UK legal framework must adapt to support intelligent mobility in public places

Out-Law Analysis | 09 Aug 2015 | 9:00 am | 5 min. read

FOCUS: The UK government has taken steps to make it easier for organisations to test 'driverless' cars on public roads in the country, but the UK's intention to become the predominant location in the world to test other emerging intelligent mobility technology in public places could be hampered by pre-existing legal barriers.

Traffic laws may need to be quickly modernised, or creatively interpreted and applied in the short term, if businesses are to choose the UK as the place to test emerging 'driverless' technology.

The rise of autonomous vehicles

Driverless cars is a term used to describe vehicles that rely on computer systems to deliver people and goods from place to place without the need for human intervention. There is growing consumer and business awareness of the developments in this space, owing to interest in this area from large car manufacturers and technology giants like Apple and Google and the media coverage this has created.

Testing of these types of autonomous vehicles on public roads is being encouraged by the UK government, which outlined a code of practice for testing driverless cars earlier this summer. The message the code delivers is clear – you can test driverless vehicle technology in the UK now, provided a test driver is present and takes responsibility for the safe operation of the vehicle; and the vehicle can be used compatibly with road traffic law. 

The code, although non-binding, is intended to provide guidance on testing other autonomous vehicles too: those which do not comply with the requirements for road use or which are not intended for use on public roads, but on pavements and other pedestrianised areas instead.

Imagine autonomous vehicles delivering medicines to housebound patients, or retailers delivering goods to consumers via pavement-walking robots. The possibilities for intelligent mobility technology are endless, with one area where interest and investment is growing being in innovative transport systems.

Already, tests have started on the Meridian Shuttle, a driverless shuttle that it is proposed will transport people around the area of the O2 arena and the wider Greenwich peninsula. New driverless pods called LUTZ Pathfinders, which have been designed to transport people in pedestrianised areas, will also be tested in Milton Keynes.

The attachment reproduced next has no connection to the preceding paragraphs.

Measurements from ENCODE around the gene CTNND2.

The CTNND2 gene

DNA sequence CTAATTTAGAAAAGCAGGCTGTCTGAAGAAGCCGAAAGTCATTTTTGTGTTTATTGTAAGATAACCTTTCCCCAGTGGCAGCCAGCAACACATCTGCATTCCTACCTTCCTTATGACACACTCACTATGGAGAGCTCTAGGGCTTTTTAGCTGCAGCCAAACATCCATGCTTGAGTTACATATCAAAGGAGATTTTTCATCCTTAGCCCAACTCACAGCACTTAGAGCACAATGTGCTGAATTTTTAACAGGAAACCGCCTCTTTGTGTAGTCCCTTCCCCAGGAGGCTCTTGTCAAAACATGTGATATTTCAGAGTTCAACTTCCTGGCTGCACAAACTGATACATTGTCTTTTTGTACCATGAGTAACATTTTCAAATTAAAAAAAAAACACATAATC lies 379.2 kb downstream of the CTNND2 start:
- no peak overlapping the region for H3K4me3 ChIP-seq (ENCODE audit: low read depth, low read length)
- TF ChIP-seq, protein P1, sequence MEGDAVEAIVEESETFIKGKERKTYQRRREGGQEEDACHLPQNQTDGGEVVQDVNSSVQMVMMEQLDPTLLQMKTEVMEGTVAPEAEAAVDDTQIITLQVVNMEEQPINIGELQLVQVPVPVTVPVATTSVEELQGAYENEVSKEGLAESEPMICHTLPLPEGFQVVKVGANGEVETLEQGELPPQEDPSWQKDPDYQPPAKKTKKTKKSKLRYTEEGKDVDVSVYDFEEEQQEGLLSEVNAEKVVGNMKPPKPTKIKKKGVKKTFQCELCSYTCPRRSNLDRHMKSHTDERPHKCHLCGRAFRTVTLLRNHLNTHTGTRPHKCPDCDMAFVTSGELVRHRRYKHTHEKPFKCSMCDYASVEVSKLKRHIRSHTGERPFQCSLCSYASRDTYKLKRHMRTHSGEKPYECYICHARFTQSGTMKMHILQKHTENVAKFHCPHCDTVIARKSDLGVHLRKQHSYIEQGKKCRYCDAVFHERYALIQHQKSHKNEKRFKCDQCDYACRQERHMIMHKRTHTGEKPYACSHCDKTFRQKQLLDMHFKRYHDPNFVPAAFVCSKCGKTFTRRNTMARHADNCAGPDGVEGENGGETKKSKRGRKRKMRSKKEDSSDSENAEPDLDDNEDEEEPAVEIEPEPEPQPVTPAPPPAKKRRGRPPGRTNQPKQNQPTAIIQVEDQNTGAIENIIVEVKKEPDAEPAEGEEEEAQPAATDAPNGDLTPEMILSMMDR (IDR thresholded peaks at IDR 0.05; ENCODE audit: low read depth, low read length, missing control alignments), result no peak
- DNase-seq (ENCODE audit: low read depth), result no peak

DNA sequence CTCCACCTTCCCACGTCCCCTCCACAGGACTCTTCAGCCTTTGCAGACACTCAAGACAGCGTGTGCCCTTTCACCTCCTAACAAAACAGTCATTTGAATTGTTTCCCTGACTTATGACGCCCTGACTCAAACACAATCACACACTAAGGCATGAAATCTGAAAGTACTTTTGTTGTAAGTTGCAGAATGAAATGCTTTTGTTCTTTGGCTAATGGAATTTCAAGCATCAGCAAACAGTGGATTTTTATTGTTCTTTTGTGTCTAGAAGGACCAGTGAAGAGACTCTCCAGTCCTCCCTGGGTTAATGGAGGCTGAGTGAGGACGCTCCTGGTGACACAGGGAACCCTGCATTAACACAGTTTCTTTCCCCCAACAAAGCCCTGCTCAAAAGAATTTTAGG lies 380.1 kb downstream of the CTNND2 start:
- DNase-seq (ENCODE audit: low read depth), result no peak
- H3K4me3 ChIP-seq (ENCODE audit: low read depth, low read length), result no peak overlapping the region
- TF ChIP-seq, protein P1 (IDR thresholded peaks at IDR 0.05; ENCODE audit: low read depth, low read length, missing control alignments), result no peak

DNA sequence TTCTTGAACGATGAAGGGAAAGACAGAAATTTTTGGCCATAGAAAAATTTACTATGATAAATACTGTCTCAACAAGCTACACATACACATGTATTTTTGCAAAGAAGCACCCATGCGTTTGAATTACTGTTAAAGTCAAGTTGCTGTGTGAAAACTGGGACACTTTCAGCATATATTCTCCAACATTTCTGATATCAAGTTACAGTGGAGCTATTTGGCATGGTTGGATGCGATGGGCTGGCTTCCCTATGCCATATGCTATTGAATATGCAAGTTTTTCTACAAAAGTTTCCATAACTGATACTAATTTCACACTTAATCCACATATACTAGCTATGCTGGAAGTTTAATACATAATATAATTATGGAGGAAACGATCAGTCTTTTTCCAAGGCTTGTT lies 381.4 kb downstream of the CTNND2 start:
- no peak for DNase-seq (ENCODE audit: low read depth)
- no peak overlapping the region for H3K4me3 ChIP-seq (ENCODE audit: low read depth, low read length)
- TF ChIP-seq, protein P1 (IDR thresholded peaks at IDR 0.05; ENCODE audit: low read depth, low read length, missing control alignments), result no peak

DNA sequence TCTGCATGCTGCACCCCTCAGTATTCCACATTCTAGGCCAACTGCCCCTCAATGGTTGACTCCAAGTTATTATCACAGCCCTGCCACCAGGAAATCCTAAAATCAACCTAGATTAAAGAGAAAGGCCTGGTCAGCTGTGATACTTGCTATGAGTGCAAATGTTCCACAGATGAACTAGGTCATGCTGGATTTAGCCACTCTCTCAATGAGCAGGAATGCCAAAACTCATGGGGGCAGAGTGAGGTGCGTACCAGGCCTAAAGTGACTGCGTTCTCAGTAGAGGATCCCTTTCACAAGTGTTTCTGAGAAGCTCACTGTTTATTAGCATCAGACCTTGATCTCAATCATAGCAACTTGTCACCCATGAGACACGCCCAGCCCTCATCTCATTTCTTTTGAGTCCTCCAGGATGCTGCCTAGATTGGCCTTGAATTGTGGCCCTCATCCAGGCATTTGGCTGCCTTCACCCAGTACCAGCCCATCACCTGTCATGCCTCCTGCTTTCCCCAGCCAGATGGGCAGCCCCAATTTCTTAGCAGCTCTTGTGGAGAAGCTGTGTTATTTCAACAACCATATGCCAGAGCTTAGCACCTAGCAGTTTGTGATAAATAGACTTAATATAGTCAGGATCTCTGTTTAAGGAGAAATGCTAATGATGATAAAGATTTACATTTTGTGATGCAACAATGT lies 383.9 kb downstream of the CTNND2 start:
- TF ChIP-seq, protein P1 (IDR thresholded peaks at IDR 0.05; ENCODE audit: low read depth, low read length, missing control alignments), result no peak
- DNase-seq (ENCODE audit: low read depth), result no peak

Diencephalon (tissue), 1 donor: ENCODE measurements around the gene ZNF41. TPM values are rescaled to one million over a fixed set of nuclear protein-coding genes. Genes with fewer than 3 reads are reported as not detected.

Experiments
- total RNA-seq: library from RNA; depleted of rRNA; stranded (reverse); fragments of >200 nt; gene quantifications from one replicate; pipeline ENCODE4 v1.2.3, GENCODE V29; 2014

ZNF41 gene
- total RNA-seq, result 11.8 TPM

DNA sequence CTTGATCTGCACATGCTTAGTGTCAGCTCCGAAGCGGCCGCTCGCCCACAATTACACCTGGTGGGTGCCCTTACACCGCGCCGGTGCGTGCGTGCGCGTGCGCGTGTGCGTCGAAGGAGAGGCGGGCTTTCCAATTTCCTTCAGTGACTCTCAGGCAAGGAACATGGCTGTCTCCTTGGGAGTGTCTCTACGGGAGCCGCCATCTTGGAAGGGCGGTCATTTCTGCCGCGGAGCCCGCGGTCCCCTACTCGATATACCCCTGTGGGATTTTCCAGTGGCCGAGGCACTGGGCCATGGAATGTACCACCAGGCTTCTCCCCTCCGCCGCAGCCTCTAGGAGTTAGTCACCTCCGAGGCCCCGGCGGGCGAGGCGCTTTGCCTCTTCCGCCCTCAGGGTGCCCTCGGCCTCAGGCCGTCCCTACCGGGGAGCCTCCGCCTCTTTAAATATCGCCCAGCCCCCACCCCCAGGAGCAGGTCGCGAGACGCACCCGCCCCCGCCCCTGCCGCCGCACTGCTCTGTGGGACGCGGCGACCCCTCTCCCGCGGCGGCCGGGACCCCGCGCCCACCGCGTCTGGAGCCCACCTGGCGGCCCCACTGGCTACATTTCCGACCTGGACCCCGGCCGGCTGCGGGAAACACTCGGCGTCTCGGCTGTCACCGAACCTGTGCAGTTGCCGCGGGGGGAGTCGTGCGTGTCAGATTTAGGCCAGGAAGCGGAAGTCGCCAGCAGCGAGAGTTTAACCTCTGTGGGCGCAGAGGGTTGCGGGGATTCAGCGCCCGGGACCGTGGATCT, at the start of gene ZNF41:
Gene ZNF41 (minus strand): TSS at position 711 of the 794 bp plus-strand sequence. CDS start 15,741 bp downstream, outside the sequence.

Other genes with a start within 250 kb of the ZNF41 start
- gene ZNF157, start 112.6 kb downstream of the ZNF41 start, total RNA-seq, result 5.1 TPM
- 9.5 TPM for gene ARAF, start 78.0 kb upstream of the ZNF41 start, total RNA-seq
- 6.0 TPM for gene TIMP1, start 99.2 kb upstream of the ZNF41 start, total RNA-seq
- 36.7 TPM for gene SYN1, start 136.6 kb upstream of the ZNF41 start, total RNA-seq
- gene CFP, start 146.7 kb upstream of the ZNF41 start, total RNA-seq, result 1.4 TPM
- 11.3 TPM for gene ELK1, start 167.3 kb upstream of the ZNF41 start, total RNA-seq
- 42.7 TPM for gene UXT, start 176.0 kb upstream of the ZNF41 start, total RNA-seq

However, whilst testing can be carried out relatively simply on test tracks and private land, the long term development of intelligent mobility technology is reliant on robust testing in public places, where a better assessment of health and safety, liability and privacy issues raised by the use of autonomous vehicles can be made in a 'real-life' environment.

Despite the UK government's new code and public support for the growth of the industry in the UK, current laws may present a barrier to non-road testing of autonomous vehicles.

The legal barriers to testing

The distinction between testing on public roads and in other public places is important. The code (14-page / 5.23MB PDF) makes clear that autonomous vehicle testers must "observe the road traffic laws that apply when vehicles are used in public places that are not public roads". It specifically cites traffic laws that "restrict where vehicles can be driven".

Under the Road Traffic Act of 1988 (RTA) it is an offence to drive a 'mechanically propelled vehicle' anywhere other than on a road or land that forms part of a road without having "lawful authority" to do so.

The concept of 'lawful authority' is not defined in the legislation and there are no examples of such authority being obtained previously.

However, testers may need a range of permissions from different stakeholders to carry out pavement testing, such as from local councils, residents, businesses and the police.